Tag: 南京论坛

Steph Curry on how he came to terms with NBA Finals loss

first_imgThe sixth and final episode of Stephen Curry’s behind-the-scenes Facebook Watch series drops later today (5 p.m. PT). Its main focus is the Warriors’ injury-riddled playoff run and how Curry came to terms with the team’s loss against the Toronto Raptors in the NBA Finals.“At the end of the day, I knew I gave my best shot and it just didn’t work out,” Curry says, looking back at how the season ended in heartbreaking fashion at Oracle Arena. “I’ll never cheat the game, I give everything I have …last_img

Survival of the Fittest – or the Luckiest?

first_imgEvolutionists assume that bacteria spread because they evolve resistance to antibiotics and become more fit to survive.  That’s apparently not true, says a story in EurekAlert about a study from Imperial College, London: the spread of bacteria appears to be due to chance alone.    Here are two quotes from the article by team members explaining the finding:Dr Christophe Fraser, from Imperial College London, a Royal Society University Research Fellow and one of the authors, says: “Microbiologists have assumed for some time that some disease strains spread more successfully than others.  In fact we found that the variation in the communities we studied could be explained by chance.  This was surprising, especially considering all the potential advantages one pathogen can have over another, such as antibiotic resistance and differences in host immunity.”    Dr Bill Hanage, from Imperial College London, and also one of the authors, says: “When we look at a sample and see that some strains are much more common than others, it’s tempting to think that there must be something special about them.  In fact, they could just be the lucky ones, and that’s what it looks like here.  Most of the variation in the spread of these pathogens can be explained by chance alone.”   (Emphasis added in all quotes.)The team studied three pathogenic bacteria and followed the social patterns of the humans they infected.  There was no clear association between success at spreading and fitness for spreading .    A related commentary by Dan Ferber in Science1 had another surprise about bacteria: they are not immortal.  Reproducing strains in a culture apparently show their age.  What does this mean?  For one thing, the results “make it unlikely that natural selection produced an immortal organism.”  For another, “It’s one of those exciting results that makes you take a fresh look at what you think you know.”  One observer is not sure the populations that stopped growing were aging; maybe they were taking a break for repairs.  But another said the new findings “put the onus of proof on anyone who claims that cells can be immortal.”1Dan Ferber, “Immortality Dies as Bacteria Show Their Age,” Science, Vol 307, Issue 5710, 656 , 4 February 2005, [DOI: 10.1126/science.307.5710.656a].Would survival of the luckiest generate all the richness and complexity of the living world?  This seems to be a very non-Darwinian way of looking at biology.  It also seems to undermine one of the key evidences of evolution in the Darwin Party’s debate arsenal: the evolution of antibiotic resistance in bacteria.    The second story reminds us that if biologists are still surprised by things happening right under their noses that have been studied for over a century, how can we trust their confidence about millions of years ago?(Visited 44 times, 1 visits today)FacebookTwitterPinterestSave分享0last_img read more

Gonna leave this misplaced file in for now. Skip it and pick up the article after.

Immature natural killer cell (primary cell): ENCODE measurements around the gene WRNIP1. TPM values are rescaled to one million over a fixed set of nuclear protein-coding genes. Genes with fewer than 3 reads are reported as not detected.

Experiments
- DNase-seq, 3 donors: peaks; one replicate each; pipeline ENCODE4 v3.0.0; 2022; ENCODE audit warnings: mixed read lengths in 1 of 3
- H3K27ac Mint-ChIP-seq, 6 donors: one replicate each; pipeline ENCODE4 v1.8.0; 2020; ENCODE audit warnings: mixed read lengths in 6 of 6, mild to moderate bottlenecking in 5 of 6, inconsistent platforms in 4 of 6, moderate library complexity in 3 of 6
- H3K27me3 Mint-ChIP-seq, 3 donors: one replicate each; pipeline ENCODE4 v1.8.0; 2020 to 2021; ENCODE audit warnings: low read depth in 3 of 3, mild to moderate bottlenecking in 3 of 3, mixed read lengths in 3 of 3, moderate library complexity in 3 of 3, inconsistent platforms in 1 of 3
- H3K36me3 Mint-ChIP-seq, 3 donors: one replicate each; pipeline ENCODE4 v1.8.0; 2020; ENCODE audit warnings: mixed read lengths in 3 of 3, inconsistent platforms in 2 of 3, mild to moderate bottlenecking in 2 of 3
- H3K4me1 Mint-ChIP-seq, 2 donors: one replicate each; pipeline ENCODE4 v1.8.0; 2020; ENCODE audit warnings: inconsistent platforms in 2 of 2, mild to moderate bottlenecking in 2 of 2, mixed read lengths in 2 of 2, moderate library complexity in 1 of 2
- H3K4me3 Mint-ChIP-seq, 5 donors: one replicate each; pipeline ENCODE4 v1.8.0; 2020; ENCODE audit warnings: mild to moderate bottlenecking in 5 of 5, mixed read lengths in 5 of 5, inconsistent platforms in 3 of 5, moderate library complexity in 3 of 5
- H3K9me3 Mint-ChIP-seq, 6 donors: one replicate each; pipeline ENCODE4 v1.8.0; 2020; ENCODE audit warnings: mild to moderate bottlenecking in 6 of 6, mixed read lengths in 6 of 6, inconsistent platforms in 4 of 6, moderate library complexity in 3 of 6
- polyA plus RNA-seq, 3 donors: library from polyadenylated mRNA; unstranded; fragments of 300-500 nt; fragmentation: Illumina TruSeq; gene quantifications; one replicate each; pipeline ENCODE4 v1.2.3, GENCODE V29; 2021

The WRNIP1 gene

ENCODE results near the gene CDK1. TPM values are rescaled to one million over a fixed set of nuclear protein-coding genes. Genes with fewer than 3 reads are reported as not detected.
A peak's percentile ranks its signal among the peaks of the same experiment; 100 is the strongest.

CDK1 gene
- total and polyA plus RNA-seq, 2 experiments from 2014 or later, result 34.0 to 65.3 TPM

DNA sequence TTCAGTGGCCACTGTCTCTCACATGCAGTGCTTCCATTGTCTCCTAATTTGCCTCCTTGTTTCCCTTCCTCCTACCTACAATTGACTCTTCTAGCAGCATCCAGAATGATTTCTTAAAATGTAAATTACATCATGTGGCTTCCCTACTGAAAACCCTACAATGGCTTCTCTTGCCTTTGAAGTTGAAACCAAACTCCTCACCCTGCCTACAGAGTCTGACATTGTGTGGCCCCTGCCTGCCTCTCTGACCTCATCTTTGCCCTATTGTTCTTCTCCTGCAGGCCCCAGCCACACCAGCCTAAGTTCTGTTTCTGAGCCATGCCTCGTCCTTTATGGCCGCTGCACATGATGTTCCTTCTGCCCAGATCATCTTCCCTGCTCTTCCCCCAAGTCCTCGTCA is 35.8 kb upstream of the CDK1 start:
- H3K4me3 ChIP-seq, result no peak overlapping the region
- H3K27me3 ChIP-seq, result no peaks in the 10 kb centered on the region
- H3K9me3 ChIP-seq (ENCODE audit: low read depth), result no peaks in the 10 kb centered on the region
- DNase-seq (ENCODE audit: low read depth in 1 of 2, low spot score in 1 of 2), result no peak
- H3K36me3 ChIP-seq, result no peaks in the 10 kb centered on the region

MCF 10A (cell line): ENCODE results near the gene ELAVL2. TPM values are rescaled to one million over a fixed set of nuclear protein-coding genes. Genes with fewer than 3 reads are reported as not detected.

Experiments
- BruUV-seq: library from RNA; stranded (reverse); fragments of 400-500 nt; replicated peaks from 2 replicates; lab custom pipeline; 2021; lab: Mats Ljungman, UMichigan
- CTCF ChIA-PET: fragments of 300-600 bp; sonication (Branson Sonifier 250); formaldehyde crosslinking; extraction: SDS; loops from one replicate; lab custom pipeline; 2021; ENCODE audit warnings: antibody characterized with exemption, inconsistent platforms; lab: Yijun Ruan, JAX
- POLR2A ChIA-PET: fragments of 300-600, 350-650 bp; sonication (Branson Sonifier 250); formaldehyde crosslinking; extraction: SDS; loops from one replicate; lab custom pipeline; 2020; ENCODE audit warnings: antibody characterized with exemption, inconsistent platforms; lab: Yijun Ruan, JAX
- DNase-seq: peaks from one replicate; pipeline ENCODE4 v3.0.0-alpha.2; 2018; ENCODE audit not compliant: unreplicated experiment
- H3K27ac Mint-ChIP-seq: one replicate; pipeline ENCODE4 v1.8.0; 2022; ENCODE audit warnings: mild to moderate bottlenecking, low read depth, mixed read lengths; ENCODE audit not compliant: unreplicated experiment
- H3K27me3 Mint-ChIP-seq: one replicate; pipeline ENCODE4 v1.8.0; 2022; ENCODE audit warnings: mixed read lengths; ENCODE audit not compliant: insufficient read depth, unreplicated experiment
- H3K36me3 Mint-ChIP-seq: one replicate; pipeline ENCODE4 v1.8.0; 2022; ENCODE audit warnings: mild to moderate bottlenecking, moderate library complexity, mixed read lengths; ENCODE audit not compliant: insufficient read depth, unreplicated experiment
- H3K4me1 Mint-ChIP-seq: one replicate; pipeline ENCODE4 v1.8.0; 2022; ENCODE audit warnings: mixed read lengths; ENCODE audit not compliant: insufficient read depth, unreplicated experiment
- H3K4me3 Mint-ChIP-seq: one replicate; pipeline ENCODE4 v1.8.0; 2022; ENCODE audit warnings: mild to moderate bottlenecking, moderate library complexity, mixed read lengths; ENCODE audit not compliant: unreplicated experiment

Don’t Write Off Relational Databases For Big Data Just Yet